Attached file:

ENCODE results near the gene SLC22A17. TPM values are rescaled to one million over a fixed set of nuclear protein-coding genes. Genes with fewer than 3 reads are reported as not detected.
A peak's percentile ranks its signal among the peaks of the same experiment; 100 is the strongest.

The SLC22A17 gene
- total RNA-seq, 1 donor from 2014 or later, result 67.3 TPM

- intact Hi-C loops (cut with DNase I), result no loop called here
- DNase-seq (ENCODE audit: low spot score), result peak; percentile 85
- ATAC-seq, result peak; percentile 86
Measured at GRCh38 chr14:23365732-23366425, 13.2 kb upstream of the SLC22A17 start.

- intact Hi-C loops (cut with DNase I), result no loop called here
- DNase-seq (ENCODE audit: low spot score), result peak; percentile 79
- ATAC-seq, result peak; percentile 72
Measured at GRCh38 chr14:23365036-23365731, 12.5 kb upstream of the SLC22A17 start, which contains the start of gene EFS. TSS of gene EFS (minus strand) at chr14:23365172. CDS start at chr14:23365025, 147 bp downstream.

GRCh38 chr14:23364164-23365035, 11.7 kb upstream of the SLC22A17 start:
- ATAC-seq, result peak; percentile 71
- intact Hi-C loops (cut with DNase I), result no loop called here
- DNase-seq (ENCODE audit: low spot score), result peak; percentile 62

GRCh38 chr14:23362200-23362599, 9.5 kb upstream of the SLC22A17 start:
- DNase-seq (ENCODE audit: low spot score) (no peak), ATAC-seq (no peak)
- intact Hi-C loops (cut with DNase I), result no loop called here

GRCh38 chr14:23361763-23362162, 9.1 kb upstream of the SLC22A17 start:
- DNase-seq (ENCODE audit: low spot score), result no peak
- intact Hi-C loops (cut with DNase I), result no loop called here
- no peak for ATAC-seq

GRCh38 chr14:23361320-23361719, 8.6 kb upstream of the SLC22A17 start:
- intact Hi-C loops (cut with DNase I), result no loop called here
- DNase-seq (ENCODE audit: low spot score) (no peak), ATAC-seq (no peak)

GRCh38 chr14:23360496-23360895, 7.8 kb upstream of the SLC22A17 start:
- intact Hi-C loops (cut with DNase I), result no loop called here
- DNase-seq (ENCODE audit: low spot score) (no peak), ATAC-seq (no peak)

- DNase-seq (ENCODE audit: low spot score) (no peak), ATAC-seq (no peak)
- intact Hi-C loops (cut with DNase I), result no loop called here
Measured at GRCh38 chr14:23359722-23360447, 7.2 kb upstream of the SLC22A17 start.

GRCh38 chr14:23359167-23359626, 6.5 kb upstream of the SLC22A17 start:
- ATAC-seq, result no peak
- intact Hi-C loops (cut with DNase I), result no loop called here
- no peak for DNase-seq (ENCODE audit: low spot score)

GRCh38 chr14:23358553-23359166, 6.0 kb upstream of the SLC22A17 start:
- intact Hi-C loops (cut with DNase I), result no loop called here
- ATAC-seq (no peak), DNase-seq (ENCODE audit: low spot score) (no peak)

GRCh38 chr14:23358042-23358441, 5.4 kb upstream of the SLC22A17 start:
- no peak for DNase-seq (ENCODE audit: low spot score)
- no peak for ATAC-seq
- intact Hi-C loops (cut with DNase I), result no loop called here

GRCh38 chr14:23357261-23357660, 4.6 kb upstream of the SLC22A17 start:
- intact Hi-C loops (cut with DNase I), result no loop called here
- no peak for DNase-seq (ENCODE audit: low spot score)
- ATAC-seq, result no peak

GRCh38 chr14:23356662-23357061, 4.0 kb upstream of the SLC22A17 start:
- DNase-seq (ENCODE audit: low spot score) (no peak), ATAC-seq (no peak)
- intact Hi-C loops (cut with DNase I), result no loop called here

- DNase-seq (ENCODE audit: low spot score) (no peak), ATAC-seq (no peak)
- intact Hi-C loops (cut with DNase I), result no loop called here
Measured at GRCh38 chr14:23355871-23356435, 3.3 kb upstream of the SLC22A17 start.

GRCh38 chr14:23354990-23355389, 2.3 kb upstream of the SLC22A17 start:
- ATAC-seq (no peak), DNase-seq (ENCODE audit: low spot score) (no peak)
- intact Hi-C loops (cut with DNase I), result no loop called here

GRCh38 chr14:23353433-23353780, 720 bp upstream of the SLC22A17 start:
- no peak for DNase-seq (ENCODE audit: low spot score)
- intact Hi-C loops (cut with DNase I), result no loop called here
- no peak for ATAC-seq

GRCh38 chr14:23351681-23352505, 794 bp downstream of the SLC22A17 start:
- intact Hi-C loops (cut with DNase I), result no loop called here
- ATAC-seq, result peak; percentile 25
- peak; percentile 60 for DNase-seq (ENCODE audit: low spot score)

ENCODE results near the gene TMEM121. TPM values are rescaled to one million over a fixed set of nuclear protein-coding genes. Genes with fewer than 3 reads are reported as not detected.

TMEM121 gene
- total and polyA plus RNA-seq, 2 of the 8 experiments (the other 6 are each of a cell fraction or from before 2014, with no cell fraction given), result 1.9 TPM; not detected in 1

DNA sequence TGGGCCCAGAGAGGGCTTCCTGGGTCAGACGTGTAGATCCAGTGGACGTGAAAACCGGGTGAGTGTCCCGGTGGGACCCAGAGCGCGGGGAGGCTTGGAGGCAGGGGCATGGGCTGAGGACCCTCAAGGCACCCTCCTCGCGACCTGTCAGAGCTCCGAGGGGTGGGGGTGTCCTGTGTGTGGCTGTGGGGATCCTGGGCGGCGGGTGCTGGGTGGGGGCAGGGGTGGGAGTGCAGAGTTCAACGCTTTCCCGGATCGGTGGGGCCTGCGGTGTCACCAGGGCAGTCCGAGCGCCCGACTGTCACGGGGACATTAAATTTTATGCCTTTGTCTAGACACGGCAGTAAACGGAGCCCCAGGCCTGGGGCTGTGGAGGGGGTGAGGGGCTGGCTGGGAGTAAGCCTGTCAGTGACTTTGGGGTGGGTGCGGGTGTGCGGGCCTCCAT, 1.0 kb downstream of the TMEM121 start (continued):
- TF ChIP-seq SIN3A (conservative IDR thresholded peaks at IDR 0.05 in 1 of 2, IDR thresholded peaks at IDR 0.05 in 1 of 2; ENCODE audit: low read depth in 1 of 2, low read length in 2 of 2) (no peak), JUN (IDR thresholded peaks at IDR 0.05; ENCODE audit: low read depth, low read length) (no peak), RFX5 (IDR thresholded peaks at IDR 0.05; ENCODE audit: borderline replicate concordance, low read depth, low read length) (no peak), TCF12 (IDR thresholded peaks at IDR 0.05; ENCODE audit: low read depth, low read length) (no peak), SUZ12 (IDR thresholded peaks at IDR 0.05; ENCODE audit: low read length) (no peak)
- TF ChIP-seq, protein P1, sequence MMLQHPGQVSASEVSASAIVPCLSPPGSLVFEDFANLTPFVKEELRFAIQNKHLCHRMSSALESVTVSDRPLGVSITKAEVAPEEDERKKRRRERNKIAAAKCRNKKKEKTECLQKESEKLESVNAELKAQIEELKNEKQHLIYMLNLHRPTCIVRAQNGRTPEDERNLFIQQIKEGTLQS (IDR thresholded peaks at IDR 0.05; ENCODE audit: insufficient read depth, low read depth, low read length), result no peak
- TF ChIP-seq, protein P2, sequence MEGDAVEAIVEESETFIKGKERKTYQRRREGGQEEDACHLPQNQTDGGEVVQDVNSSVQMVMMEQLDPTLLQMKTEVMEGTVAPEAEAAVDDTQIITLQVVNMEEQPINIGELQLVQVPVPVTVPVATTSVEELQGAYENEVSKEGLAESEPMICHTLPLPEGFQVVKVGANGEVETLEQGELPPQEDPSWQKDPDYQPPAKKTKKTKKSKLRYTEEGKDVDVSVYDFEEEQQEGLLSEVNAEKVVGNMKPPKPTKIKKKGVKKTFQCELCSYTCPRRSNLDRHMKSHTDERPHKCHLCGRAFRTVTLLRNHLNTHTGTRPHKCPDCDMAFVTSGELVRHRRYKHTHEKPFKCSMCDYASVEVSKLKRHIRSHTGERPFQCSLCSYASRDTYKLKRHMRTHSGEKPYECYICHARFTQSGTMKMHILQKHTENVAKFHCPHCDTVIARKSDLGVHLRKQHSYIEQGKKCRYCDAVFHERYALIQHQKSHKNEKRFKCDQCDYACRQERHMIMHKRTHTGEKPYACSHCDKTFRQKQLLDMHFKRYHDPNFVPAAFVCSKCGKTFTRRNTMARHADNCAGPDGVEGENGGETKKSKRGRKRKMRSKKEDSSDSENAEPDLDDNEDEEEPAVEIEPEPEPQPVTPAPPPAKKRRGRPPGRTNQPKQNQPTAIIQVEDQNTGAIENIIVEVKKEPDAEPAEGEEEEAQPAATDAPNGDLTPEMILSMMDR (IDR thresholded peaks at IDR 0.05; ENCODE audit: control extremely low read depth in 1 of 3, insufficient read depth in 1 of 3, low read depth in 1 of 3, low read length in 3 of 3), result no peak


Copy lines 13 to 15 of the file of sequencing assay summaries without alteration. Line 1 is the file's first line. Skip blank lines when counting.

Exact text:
GRCh38 chr14:23364164-23365035, 11.7 kb upstream of the SLC22A17 start:
- ATAC-seq, result peak; percentile 71
- intact Hi-C loops (cut with DNase I), result no loop called here